ARRS 2022 Abstracts

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E1733. Non-Oncologic Joint-Related Musculoskeletal Findings on 18F-FDG PET/CT: A Case-Based Pictorial Review and Its Multi-Modality Correlation
Authors
  1. Pokhraj Suthar; Rush University Medical Center
  2. Sumeet Virmani; Rush University Medical Center
Background
18F-FDG PET/CT is routinely performed to detect, stage, and evaluate treatment response for many solid cancers. Many nonmalignant pathologies in the musculoskeletal system may demonstrate FDG uptake on 18F-FDG PET/CT, many of which may be confused with metastatic disease by those unfamiliar with these entities. This case-based educational exhibit highlights the various non-oncological musculoskeletal findings on 18F-FDG PET/CT and their correlation with other imaging modalities.

Educational Goals / Teaching Points
The goals of this exhibit are to evaluate the spectrum of characteristic non-oncological, joint-related, musculoskeletal findings and patterns of FDG uptake on 18F-FDG PET/CT and correlate those findings with other imaging modalities.

Key Anatomic/Physiologic Issues and Imaging Findings/Techniques
There is no absolute SUV cut off to reliably differentiate benign from malignant lesions. Additional MRI correlation is helpful in clinical management. Alternatively, attention should be given on follow-up PET/CT examination, as the FDG activity from some benign lesions should normalize over several months. We present a case-based pictorial review highlighting the spectrum of non-oncological, joint-related FDG uptake and its multimodality correlation, focusing on shoulder and hip joints and the spine. The spectrum of cases include: muscle strain, post-traumatic FDG uptake such as in Hill Sachs lesion, rotator cuff abnormalities of the shoulder, adhesive capsulitis, various degree of degenerative changes involving articular surface and synovium, joint effusions, ligament injuries, myositis ossification, hypertrophic bone, peri-prosthetic complications, post-radiation changes, rheumatoid arthritis, bursitis, enthesitis, kissing spine, and facet and disc abnormalities.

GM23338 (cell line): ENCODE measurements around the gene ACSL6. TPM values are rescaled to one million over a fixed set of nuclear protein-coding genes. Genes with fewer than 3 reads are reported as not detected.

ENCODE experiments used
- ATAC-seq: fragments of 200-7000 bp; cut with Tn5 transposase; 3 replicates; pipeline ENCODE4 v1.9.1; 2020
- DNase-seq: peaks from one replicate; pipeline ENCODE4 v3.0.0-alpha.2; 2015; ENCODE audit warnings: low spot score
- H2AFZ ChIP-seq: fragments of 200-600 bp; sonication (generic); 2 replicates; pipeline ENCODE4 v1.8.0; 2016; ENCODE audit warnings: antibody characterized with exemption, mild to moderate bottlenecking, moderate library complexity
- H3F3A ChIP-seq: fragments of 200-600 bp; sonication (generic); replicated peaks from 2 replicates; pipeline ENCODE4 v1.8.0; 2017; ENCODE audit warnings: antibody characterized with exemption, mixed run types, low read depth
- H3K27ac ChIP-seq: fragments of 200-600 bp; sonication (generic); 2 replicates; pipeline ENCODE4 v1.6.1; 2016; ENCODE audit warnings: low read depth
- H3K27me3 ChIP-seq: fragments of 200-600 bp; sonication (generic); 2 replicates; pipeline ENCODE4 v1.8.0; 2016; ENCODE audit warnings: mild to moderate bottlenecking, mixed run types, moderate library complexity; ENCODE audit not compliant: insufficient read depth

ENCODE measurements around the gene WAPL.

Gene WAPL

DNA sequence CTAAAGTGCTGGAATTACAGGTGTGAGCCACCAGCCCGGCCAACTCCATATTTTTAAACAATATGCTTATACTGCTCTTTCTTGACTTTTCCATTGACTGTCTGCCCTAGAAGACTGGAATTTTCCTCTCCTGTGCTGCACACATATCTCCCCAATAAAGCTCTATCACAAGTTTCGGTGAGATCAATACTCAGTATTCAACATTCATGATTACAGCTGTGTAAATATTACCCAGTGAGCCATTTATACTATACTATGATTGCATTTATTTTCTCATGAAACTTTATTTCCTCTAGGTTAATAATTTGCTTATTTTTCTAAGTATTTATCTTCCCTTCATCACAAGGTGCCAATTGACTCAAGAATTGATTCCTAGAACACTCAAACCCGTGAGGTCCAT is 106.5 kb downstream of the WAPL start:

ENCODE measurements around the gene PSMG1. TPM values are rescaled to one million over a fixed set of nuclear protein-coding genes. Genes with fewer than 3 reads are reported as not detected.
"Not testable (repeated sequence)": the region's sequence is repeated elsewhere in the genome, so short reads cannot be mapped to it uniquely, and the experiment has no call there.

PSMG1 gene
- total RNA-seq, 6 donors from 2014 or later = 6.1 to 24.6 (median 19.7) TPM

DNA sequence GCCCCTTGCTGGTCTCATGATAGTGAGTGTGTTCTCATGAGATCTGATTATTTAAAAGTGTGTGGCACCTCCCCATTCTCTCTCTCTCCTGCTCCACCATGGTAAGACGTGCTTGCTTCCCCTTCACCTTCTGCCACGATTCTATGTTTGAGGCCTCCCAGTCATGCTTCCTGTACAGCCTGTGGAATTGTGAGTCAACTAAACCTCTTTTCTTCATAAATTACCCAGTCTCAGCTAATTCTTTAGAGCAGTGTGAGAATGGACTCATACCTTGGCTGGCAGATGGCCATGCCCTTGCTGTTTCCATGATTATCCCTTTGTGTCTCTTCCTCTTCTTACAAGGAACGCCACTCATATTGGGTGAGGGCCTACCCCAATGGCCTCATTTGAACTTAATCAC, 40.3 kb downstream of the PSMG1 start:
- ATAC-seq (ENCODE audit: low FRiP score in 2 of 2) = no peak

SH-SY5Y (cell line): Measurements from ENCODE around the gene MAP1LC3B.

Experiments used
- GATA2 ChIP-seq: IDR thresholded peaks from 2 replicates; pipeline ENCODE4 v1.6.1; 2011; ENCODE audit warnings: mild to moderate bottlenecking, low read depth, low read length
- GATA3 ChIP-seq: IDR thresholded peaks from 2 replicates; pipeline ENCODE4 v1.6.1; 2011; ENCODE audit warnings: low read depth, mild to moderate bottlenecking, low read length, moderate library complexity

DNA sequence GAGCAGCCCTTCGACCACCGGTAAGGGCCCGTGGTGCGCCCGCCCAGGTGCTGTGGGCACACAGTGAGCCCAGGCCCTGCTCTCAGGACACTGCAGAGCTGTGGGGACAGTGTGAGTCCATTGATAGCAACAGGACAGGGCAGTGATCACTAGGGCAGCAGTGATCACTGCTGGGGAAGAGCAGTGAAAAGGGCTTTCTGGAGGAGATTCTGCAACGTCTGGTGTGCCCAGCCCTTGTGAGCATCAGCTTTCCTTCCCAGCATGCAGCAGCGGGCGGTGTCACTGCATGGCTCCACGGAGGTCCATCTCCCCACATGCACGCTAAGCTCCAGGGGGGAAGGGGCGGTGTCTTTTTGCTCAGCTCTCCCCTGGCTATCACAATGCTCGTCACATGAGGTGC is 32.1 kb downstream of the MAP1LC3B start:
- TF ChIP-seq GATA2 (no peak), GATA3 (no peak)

Conclusion
18F-FDG PET/CT is prone to many pitfalls and incidental findings, largely related to whole body imaging and the nonspecific mechanism of FDG. Nonspecific nature of articular and periarticular FDG uptake in the shoulder, hip, and spine is usually associated with painful joint disease. This presented PET/CT case-based pictorial review with multimodality correlation raises awareness and strengthens the judgment of the reading physician.